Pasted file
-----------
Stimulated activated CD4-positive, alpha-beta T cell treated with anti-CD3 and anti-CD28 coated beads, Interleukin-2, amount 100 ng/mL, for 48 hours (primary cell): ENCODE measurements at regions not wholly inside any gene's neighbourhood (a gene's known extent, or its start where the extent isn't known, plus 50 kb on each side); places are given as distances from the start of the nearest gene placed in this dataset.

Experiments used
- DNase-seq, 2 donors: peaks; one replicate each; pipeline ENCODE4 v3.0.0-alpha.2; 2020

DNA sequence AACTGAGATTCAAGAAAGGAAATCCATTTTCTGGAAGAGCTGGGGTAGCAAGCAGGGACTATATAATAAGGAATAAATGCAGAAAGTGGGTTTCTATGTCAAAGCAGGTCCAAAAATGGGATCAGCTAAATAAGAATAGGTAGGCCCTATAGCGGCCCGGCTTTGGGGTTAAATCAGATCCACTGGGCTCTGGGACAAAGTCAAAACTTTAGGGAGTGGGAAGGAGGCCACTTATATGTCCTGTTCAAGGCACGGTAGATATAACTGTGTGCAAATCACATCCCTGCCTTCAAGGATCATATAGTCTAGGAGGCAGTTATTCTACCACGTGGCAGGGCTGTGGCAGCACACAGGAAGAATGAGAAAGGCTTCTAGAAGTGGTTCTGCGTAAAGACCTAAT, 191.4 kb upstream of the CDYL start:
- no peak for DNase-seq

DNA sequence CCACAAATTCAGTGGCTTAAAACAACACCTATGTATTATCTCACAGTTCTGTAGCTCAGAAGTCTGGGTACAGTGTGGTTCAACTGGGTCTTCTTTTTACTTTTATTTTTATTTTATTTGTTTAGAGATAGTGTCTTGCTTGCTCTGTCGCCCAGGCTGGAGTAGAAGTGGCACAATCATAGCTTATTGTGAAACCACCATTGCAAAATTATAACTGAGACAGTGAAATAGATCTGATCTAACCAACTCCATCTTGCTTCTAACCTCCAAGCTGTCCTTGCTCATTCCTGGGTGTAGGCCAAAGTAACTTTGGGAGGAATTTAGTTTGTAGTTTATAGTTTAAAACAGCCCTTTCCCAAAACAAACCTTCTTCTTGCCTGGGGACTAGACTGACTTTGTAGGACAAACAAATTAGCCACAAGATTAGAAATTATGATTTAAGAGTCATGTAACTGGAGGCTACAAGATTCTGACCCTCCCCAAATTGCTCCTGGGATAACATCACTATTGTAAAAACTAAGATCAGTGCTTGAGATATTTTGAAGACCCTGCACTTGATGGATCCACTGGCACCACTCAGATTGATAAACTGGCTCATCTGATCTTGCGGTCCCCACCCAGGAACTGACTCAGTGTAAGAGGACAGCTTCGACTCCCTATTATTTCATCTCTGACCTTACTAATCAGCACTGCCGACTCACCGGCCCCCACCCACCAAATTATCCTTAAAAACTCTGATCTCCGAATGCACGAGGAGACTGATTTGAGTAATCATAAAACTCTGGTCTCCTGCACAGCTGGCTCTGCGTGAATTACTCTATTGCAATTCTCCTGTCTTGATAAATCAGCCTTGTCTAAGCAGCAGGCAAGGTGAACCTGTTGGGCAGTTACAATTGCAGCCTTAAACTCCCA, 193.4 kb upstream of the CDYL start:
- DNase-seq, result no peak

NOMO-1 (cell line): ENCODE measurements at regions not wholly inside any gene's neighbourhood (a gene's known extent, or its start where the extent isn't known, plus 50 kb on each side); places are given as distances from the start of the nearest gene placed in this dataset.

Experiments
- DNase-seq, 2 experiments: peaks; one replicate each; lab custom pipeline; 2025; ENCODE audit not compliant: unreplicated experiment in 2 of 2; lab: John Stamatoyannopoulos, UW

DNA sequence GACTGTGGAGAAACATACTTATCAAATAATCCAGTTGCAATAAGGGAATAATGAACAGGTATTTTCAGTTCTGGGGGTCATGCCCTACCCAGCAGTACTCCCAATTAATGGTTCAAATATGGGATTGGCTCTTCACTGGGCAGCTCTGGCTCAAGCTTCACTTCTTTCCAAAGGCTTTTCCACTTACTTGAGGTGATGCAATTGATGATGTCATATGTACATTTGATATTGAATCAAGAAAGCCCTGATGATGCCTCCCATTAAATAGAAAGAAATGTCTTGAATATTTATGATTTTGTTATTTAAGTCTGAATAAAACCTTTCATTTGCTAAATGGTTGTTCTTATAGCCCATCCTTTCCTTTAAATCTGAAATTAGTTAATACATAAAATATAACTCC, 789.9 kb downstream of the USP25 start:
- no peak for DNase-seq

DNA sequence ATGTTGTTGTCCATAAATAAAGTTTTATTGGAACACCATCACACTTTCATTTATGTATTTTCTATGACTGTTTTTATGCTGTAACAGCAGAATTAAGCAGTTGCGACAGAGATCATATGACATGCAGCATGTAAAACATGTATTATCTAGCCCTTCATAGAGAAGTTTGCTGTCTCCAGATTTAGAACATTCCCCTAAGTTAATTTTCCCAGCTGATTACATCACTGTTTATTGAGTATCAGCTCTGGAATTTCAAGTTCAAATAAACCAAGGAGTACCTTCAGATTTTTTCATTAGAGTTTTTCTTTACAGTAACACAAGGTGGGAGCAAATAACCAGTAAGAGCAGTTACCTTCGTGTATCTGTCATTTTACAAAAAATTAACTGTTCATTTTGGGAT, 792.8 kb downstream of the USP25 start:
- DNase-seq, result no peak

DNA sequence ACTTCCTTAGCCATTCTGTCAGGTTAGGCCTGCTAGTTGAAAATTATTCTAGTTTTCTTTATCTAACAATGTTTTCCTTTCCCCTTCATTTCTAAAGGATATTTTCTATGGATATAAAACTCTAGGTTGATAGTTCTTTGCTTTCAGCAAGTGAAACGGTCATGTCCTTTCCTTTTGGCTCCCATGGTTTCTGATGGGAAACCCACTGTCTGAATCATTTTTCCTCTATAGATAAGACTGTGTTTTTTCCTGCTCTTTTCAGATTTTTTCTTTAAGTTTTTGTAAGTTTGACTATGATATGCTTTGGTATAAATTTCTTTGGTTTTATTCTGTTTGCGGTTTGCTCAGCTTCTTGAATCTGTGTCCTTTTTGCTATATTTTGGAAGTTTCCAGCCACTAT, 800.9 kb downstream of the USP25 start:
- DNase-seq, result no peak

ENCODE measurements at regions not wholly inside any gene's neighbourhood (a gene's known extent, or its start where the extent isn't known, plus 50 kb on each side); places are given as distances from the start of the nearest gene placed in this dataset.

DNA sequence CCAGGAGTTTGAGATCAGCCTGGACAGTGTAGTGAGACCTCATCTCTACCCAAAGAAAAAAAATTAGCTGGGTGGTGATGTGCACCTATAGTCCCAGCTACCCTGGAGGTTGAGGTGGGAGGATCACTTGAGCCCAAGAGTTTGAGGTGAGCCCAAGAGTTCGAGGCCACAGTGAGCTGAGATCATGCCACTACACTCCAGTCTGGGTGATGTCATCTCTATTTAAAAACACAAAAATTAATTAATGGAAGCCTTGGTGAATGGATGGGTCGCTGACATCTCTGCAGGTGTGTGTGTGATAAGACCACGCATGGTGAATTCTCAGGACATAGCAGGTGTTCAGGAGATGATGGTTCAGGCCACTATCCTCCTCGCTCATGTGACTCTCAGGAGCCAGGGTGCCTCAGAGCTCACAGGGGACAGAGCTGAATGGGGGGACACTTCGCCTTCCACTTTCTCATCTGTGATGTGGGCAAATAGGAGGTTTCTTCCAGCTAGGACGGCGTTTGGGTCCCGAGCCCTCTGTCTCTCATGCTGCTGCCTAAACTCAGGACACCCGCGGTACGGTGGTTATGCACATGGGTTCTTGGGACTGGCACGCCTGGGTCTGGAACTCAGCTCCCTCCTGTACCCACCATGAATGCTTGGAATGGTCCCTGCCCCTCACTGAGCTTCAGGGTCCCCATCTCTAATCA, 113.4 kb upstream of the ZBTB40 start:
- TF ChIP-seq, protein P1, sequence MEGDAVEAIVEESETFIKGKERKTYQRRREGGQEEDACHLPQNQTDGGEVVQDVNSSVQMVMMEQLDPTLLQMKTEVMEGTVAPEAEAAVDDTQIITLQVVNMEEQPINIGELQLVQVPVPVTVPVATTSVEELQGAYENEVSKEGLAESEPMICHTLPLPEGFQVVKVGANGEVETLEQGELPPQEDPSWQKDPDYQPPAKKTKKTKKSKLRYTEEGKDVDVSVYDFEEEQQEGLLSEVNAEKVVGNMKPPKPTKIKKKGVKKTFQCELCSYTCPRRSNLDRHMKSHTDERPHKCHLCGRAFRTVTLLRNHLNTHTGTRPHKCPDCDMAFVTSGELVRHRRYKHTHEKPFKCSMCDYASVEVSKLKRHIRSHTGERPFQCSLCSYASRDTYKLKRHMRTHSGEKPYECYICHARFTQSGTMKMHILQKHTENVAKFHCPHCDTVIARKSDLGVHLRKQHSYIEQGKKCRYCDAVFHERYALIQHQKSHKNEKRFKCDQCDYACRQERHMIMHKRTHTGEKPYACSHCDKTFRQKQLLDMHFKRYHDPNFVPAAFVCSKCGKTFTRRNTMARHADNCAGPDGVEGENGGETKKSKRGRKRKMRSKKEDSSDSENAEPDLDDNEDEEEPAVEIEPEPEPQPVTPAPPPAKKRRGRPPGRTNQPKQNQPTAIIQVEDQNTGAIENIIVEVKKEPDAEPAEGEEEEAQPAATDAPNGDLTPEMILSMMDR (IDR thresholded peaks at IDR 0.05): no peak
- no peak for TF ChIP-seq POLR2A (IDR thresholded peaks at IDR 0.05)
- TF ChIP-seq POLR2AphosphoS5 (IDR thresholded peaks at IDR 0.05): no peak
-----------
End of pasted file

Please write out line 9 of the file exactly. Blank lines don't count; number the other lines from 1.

Experiments